Laidley keeps Port from going stale - Sports News - Fanatics - the world's biggest events

Laidley keeps Port from going stale

By Daniel Brettig 24/03/2010 11:17:22 AM Comments (0)

Port Adelaide coach Mark Williams admits Dean Laidley has been able to "mentor and challenge" the Power's coaching staff in ways that he hasn't.

The Power enter this season after two years of performances that have varied between mediocre and inept, and Laidley's addition to the coaching box is seen as a potential catalyst for a turnaround.

After being distracted last year by whether he would be offered a new contract by Port's board, Williams said the off-season had been about removing any semblance of "stale" from the Alberton club.

"You like to think you get better every year, whether it is Sir Alex Ferguson or whoever, time marches on but they still can achieve and there's no reason why you can't," Williams told AAP.

"Putting new people, new challenges, new innovation around you, I think it is essential and you can't let an environment go stale."

Port are attempting to do as much as possible on a tighter budget than that available to their AFL rivals, and Laidley's ability to do that as senior coach at North Melbourne over a number of years was a key to him being chased.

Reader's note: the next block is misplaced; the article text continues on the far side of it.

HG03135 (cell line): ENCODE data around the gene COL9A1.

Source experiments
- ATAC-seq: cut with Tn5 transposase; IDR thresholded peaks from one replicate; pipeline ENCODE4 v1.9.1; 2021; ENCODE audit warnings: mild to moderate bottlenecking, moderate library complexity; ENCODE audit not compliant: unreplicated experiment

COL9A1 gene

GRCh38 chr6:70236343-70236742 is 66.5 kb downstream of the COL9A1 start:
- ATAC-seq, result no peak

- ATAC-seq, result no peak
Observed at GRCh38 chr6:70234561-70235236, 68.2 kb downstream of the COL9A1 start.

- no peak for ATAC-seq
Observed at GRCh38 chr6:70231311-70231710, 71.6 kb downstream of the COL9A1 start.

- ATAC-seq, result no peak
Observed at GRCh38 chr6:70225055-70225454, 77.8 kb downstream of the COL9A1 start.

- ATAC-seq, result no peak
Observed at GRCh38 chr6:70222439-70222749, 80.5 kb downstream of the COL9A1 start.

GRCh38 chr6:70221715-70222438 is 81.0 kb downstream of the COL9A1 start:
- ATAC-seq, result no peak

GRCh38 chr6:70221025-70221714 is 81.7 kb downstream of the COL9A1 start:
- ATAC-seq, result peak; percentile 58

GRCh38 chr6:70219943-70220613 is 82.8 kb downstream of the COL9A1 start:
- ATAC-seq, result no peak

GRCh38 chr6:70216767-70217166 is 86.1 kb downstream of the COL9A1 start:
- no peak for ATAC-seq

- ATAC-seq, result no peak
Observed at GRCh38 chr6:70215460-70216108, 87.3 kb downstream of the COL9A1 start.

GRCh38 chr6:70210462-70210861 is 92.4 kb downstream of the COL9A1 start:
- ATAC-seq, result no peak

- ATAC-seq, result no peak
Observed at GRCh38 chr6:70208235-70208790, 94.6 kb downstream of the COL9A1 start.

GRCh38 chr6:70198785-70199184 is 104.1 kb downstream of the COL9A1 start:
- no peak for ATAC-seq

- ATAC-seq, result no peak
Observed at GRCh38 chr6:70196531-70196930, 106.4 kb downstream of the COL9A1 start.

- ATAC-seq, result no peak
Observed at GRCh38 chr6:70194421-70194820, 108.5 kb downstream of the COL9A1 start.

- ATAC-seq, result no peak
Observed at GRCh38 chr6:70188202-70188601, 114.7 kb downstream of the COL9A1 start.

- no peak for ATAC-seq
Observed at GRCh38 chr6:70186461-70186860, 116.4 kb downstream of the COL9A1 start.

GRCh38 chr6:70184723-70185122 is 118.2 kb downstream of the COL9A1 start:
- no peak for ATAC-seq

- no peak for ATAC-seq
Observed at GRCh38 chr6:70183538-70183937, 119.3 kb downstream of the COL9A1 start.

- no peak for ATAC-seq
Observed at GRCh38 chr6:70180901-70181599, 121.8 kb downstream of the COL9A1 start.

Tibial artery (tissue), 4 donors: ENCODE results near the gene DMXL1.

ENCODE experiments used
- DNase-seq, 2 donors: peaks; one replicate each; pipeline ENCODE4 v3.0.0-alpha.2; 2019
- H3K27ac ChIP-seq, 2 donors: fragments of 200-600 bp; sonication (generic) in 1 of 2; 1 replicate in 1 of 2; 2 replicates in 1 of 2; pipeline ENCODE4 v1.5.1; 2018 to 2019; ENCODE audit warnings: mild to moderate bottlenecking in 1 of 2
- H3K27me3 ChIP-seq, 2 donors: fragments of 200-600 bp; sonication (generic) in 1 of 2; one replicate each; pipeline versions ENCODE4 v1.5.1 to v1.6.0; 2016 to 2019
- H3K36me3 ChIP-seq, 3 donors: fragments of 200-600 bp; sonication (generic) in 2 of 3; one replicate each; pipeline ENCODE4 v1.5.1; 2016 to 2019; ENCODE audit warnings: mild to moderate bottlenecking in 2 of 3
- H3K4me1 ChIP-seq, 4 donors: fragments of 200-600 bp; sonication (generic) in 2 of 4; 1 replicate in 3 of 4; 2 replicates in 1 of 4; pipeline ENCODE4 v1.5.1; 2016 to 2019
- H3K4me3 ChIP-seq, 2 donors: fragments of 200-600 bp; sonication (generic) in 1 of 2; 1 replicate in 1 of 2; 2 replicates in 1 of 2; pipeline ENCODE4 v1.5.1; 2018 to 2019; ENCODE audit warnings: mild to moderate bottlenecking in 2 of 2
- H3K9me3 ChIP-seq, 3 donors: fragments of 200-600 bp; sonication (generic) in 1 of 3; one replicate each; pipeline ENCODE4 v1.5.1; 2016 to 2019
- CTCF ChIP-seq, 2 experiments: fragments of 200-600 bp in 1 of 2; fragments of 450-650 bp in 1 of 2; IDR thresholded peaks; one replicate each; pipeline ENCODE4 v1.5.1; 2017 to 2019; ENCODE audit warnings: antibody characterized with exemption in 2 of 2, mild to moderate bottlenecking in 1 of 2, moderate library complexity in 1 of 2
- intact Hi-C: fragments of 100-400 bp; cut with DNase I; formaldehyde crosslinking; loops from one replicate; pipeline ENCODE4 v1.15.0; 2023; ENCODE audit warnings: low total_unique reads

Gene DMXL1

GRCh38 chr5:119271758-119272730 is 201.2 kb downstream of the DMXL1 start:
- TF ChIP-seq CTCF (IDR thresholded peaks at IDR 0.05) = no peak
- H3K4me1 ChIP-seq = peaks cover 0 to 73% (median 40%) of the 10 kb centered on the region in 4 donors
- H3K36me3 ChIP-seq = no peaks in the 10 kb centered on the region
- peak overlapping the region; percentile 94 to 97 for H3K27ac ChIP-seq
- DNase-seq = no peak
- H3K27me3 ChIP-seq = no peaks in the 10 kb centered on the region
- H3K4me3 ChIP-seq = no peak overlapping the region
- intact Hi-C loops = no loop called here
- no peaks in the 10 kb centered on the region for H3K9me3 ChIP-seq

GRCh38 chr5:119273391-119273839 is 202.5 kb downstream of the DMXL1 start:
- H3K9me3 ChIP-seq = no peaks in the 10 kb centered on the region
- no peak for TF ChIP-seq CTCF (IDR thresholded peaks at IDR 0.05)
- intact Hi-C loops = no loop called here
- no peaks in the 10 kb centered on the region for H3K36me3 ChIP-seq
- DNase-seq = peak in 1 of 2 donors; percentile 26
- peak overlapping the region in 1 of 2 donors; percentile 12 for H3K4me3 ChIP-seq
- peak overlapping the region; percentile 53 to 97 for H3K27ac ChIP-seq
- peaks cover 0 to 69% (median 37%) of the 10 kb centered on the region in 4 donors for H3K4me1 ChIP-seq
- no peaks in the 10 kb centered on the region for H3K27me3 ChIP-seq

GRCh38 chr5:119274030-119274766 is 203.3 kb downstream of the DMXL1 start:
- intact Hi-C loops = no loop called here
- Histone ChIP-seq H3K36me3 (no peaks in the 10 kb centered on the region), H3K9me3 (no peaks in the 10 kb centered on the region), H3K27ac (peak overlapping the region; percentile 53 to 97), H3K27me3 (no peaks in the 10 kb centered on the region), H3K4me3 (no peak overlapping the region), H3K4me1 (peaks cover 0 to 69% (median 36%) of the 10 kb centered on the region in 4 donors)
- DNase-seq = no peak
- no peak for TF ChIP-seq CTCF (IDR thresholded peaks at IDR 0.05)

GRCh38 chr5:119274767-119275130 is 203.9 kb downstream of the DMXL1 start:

Pointedly, Williams said he had also been keen to tap into the spirit shown by Laidley-coached teams, in contrast to a Port Adelaide side that let far too many losses blow out to unsightly margins last year.

Fellow assistants Matthew Primus, Adam Kingsley and Jason Cripps have benefited from another experienced hand at the helm, with Laidley's view of football able to challenge them and Williams in new ways.

"Probably a pre-requisite for him being here was to understand his background is being able to make the best out of the least if you like, and it is a little similar (at Port)," said Williams.

"Also the spirit and the effort that his teams have played with, that would be nice to try to bring over as well, so with all of those things it is a nice fit.

"He's learned a lot from the coaches we have, and he respects them, but at the same time he mentors them and challenges them in ways that I haven't, so that's great for their development as well."

Williams and Laidley live about a kilometre from each other and their mutual respect has the potential to grow into the sort of fertile tactical relationship Williams once enjoyed with Phil Walsh, now at West Coast.

"(Rival) coaches kind of pass each other in the corridor, but Dean and I have stopped and talked a bit as well," Williams said.

"So we had a mutual respect for each other already and that continues to build, the more I know of him and his family and background, he's a very genuine person who is here for all the right reasons.

"He is acclaimed as worthwhile but in the group we feel he's worthwhile as well.

"You can have an outside public persona that 'oh yeah it's great', but it is great."

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